Newswise — Rutgers School of Public Health assistant professor, Pamela Valera, PhD, MSW, and Rutgers School of Communication and Information assistant professor, Vivek Singh, PhD, have received a National Science Foundation grant to analyze the differences in COVID-19 related online searches for English and Spanish speaking users.
The project, “RAPID: Countering Language Biases in COVID-19 Search Auto-Completes,” will run from May 1, 2020, through April 30, 2021, with Valera serving as the project’s co-primary investigator. Along with Singh, the project’s primary investigator, they will audit COVID-19 related online search results in both English and Spanish to identify any differences, and make recommendations for equitable health information dissemination.
The COVID-19 pandemic has resulted in a sharp increase in online search activity about the disease, its spread, and counteractive actions on search engines, like Google, significantly influencing public perception and any actions taken to prevent, treat, or mitigate the disease.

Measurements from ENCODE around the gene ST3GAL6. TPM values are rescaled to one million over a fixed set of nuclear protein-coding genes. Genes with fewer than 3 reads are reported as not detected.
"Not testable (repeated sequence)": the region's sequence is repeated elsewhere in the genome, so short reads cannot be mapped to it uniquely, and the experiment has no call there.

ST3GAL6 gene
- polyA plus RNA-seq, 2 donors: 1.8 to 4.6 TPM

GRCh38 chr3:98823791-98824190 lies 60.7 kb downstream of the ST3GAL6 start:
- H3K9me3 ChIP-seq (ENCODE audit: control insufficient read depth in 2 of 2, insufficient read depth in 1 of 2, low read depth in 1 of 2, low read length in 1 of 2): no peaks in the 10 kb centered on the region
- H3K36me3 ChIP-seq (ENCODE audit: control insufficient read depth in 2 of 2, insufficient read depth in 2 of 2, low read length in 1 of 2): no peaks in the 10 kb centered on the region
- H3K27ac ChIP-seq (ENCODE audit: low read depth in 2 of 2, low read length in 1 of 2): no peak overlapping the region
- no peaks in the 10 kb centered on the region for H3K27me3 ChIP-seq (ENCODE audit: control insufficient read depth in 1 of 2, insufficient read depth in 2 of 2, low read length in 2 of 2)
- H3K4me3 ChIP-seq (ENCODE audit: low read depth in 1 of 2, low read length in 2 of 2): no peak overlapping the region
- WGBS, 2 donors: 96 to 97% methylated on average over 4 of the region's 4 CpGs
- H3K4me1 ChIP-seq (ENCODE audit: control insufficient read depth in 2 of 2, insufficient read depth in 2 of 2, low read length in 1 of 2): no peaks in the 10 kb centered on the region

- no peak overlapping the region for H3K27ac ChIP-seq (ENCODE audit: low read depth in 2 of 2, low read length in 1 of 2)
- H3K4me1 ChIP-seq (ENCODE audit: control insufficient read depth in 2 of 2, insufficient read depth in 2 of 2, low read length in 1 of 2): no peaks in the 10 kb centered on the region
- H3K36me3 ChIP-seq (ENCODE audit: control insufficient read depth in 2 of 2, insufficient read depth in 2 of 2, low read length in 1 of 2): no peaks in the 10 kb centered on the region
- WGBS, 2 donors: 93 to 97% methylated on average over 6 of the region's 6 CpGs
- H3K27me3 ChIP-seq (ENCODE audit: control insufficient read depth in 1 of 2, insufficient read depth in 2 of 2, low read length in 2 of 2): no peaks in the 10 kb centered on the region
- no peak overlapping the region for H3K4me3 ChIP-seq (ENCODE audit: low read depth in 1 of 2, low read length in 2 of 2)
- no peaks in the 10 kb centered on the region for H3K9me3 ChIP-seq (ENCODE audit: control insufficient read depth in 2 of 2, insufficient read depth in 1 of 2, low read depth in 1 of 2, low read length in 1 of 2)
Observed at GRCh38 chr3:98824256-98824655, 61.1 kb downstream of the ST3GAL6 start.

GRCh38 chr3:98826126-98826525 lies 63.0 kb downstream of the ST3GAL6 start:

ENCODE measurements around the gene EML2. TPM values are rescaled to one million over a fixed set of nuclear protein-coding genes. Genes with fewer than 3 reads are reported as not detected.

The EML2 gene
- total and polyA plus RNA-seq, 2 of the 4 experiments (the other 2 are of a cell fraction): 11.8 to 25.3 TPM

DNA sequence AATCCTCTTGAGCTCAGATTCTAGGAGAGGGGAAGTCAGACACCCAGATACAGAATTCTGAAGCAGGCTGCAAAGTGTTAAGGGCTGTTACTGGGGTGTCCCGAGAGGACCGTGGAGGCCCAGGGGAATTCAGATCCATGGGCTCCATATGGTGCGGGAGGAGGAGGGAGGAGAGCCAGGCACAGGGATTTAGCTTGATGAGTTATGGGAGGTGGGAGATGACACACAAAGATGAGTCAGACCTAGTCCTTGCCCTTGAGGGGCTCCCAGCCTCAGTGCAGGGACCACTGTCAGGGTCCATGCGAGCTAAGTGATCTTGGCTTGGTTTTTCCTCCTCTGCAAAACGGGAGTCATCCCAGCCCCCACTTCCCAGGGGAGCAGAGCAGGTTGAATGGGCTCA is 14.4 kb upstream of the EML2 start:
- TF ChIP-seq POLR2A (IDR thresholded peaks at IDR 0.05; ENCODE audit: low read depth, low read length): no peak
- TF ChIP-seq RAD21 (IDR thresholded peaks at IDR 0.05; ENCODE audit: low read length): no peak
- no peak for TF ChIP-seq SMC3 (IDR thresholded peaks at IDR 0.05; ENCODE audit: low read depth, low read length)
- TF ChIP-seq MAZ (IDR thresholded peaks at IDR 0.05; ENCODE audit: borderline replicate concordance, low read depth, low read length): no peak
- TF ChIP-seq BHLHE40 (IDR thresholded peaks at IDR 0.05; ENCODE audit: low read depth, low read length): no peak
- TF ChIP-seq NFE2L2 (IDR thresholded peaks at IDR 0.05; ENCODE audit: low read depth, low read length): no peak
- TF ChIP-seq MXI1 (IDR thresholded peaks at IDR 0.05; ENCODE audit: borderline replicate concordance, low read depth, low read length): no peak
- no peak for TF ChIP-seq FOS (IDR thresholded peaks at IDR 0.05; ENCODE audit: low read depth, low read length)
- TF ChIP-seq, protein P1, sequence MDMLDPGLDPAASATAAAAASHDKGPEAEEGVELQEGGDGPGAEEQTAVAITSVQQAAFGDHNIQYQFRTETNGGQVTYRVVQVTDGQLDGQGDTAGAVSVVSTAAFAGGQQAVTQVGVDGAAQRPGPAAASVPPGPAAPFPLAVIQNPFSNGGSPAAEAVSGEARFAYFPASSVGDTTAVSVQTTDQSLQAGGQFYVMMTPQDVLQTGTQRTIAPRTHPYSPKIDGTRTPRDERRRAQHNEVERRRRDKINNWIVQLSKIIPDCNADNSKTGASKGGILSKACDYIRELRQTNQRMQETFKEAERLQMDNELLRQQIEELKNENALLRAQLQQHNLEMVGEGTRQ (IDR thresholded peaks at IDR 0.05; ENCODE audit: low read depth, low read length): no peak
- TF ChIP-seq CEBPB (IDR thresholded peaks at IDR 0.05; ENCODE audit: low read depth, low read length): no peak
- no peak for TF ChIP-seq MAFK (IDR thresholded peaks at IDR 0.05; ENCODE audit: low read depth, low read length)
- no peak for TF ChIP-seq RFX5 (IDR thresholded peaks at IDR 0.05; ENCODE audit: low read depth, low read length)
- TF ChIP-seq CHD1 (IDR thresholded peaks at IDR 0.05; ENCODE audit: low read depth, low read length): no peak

The researchers will examine “autocomplete” results, a search engine feature that allows users to complete searches faster by populating information in the search engine’s text box as they type. The feature, while convenient, can contribute to bias that if left unchecked, has the potential to lead to health disparities experienced by marginalized and minority groups by providing different results for similar inquiries.
“By examining autocompletes in search engines, we can understand how bias and misinformation contribute to health inequalities,” said Valera.
Previous pilot research conducted by Singh has shown that autocompletes for terms related to COVID-19 were different in English and Spanish.
“For instance, in the first three auto-complete results for "coronavirus is ...," the English version had one question and two neutral-sounding statements. For the Spanish version "coronavirus es ..." all of the top auto-completes were unfavorable. We found similar differences in multiple COVID-19 related terms, and hence we want to study these differences systematically over time,” said Singh.
Their research - which is some of the first to be conducted on algorithmic bias during a public health crisis - will help ensure equitable dissemination of health information.
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